Django and OpenOffice.org uno reports

Openoffice.org’s python uno library is great for report writing in a web application. I wanted to create a report template system where users can create templates with a word processor of their choice. I created a simple template model which consists of a CharField and FileField. Users can upload templates here in .doc, .odt, or any format OpenOffice.org supports.

Next I created some generic template report functions.


from django.http import HttpResponse
from django.core.servers.basehttp import FileWrapper

import uno
import os
import string
import tempfile

def findandreplace(document, search, find, replace):
"""This function searches and replaces. Create search, call function findFirst, and finally replace what we found."""
#What to search for
search.SearchString = unicode(find)
#search.SearchCaseSensitive = True
#search.SearchWords = True
found = document.findFirst( search )
if found:
print 'Found %s' % find
while found:
found.String = string.replace( found.String, unicode(find),unicode(replace))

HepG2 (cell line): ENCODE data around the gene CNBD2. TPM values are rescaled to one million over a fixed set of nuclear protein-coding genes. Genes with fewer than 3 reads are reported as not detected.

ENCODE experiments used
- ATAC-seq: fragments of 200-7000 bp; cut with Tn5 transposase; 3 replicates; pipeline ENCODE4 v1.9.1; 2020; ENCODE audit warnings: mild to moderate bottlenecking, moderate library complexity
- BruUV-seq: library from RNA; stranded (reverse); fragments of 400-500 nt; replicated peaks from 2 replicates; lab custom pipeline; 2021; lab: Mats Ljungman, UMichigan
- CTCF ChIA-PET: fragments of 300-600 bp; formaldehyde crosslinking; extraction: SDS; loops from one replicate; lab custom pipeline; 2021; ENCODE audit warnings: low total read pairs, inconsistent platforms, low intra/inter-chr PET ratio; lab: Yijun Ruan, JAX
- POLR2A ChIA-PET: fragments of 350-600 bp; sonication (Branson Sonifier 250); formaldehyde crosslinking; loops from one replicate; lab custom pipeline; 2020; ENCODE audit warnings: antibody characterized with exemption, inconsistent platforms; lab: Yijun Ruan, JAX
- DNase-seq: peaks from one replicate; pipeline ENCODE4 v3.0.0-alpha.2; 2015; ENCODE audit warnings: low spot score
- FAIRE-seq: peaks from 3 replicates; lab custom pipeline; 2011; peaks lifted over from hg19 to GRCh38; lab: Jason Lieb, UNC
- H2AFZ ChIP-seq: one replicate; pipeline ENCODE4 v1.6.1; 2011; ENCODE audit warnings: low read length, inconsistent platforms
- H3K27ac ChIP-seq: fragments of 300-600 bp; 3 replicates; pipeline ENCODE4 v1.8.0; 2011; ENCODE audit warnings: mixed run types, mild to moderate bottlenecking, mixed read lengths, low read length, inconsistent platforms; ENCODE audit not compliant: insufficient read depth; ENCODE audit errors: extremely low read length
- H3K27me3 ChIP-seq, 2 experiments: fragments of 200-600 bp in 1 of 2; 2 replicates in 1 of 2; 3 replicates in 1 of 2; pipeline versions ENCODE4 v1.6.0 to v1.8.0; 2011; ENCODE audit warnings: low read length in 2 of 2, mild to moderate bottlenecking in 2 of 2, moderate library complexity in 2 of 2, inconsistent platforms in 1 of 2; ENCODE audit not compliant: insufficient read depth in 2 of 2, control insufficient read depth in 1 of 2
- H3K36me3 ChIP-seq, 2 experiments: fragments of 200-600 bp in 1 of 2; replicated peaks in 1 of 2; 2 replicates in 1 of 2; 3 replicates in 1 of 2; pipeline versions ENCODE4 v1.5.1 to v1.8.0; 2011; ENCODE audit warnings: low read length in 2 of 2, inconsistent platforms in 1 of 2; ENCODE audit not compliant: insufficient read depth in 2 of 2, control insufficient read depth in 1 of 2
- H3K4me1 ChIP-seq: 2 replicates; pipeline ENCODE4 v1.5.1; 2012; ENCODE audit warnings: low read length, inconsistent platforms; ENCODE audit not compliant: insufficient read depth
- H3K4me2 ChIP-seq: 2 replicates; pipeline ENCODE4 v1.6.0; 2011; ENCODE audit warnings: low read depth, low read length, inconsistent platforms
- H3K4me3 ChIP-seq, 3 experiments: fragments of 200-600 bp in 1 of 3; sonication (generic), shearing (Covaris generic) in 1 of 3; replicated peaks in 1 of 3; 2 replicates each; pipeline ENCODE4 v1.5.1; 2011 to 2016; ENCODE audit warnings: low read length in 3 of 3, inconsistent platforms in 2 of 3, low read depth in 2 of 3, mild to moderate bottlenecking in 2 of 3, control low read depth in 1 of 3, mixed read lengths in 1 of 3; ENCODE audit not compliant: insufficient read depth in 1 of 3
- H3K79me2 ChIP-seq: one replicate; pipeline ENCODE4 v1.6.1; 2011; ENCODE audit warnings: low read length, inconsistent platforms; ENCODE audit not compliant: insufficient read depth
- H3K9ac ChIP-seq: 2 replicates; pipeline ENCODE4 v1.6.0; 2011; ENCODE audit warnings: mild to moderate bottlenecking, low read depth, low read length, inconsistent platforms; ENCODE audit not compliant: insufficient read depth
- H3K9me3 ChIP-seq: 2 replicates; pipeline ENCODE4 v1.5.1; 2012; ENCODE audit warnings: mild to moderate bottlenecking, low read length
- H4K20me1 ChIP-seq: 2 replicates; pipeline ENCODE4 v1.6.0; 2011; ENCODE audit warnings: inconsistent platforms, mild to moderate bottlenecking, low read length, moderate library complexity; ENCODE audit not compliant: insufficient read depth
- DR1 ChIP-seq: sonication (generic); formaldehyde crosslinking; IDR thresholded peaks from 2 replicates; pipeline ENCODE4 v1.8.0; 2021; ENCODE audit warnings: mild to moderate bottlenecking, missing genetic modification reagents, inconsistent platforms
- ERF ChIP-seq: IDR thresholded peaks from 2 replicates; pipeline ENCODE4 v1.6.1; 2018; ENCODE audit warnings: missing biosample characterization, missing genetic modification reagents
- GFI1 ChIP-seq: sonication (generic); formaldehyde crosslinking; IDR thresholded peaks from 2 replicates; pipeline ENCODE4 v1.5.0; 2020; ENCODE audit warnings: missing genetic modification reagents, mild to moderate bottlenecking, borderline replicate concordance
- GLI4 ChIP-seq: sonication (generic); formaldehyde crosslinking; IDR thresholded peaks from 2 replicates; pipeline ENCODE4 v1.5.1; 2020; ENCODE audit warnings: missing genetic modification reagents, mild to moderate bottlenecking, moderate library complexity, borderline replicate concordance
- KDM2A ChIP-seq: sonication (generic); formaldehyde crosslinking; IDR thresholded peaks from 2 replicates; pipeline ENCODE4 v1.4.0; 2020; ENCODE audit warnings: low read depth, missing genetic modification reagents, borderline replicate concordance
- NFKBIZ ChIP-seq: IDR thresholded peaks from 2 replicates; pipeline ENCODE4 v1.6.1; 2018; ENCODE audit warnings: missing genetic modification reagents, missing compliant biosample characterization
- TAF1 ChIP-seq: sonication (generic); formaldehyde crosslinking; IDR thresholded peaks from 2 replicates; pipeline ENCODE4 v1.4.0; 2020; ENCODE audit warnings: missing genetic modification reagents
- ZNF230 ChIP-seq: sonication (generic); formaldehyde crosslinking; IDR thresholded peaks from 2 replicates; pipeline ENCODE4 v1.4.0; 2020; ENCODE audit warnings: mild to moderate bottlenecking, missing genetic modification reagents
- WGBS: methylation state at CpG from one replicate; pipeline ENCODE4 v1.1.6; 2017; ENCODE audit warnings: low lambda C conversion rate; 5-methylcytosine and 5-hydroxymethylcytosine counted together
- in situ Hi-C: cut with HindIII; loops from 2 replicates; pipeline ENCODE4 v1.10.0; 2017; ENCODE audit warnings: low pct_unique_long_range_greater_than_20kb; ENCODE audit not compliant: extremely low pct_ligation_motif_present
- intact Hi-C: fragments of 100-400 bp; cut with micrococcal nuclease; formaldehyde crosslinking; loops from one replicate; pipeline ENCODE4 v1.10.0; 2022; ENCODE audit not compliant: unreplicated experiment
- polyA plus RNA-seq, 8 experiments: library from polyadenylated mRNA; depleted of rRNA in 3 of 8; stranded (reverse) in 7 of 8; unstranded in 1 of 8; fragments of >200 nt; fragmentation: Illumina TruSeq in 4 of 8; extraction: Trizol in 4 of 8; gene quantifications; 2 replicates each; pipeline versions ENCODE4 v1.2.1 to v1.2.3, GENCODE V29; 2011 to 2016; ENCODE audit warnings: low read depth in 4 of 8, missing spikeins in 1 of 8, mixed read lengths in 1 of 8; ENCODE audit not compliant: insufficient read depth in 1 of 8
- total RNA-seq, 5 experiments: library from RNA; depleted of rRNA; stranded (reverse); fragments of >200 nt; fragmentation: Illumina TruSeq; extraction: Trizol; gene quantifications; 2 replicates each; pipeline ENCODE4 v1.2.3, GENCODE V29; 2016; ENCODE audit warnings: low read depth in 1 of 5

found = document.findNext( found.End, search)

def replace_report(infile, outfile, data):
"""Replace words in a file use like this
data={}
data['$TEST']='worked yay'
returns a django HttpResponse of the file"""
# Boring uno stuff
local = uno.getComponentContext()
resolver = local.ServiceManager.createInstanceWithContext("com.sun.star.bridge.UnoUrlResolver", local)
context = resolver.resolve("uno:socket,host=localhost,port=2002;urp;StarOffice.ComponentContext")
desktop = context.ServiceManager.createInstanceWithContext("com.sun.star.frame.Desktop", context)

# open document
document = desktop.loadComponentFromURL("file://" + str(infile) ,"_blank", 0, ())
cursor = document.Text.createTextCursor()

search = document.createSearchDescriptor()
#Do a loop of the data and replace the content.
for find,replace in data.items():
findandreplace(document,search,unicode(find),unicode(replace))
print find,replace

# create temporariy file to store document in
tmp = tempfile.NamedTemporaryFile()
document.storeToURL("file://" + str(tmp.name), ())
document.dispose()

# create http response out of temporariy file.
wrapper = FileWrapper(file(tmp.name))
response = HttpResponse(wrapper, content_type='application/odt')